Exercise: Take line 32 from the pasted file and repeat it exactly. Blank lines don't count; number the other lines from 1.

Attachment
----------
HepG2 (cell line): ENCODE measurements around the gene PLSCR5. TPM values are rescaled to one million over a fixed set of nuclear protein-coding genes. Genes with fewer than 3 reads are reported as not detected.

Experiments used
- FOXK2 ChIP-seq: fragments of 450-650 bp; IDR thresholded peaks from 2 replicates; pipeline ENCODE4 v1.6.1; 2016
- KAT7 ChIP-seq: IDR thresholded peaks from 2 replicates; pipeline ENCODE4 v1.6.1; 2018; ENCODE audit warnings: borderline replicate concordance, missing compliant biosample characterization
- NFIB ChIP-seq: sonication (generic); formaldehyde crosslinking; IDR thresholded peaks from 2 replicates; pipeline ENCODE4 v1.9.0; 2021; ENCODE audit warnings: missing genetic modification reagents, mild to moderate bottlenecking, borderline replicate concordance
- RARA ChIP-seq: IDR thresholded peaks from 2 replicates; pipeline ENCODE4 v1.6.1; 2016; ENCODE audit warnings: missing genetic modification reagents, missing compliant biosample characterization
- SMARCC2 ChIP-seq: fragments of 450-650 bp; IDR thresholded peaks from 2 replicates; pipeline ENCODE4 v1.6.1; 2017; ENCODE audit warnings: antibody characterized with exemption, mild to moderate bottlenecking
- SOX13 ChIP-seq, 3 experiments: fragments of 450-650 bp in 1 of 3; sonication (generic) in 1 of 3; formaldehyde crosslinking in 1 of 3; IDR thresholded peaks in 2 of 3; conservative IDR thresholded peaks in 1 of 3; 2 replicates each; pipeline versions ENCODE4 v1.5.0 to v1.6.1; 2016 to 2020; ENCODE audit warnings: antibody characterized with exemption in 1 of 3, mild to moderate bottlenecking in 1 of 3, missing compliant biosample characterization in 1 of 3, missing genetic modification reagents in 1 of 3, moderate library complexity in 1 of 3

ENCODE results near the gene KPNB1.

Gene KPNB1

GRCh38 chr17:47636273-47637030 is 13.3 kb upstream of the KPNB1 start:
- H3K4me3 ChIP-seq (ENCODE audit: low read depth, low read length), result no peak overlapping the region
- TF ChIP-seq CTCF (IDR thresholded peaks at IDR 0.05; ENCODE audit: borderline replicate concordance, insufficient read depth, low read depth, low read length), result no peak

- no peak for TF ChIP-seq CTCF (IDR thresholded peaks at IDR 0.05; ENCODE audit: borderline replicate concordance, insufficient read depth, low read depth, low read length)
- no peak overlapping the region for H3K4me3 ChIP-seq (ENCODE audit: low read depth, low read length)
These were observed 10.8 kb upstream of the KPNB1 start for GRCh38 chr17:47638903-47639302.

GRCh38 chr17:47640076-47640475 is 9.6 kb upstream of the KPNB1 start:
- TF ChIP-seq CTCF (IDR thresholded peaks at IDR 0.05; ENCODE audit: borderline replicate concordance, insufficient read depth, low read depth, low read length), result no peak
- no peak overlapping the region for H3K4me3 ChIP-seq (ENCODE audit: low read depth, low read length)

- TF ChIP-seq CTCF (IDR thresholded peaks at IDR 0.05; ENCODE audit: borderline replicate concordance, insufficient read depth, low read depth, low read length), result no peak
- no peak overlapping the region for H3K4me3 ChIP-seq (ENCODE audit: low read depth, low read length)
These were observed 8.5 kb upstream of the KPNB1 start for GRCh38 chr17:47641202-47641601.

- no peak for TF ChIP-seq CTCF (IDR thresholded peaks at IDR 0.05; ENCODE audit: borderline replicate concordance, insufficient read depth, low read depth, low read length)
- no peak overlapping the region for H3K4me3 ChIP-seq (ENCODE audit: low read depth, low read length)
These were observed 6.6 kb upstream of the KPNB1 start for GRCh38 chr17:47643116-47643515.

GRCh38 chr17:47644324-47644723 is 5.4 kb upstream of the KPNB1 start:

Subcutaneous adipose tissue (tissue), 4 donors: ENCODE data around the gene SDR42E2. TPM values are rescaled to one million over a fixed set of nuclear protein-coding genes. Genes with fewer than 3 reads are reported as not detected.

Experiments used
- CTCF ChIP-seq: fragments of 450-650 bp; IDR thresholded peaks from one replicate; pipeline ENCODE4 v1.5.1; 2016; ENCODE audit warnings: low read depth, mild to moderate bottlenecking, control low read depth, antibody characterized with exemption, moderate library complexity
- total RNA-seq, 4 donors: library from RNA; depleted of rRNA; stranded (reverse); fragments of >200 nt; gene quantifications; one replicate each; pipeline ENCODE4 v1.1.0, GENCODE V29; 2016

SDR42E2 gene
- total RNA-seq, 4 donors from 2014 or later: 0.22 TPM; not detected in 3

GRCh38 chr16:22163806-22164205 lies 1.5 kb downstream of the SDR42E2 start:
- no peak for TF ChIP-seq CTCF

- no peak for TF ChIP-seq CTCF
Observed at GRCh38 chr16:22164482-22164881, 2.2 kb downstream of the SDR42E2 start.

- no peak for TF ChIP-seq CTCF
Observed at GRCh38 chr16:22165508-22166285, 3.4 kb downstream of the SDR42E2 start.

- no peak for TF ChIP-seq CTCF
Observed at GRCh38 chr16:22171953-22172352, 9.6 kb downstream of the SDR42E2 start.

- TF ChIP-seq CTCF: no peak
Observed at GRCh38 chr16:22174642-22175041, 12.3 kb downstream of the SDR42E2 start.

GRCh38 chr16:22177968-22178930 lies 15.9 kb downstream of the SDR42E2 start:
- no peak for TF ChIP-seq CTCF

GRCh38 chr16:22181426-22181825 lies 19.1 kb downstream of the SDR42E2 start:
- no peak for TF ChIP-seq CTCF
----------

- total RNA-seq, 4 donors from 2014 or later: 0.22 TPM; not detected in 3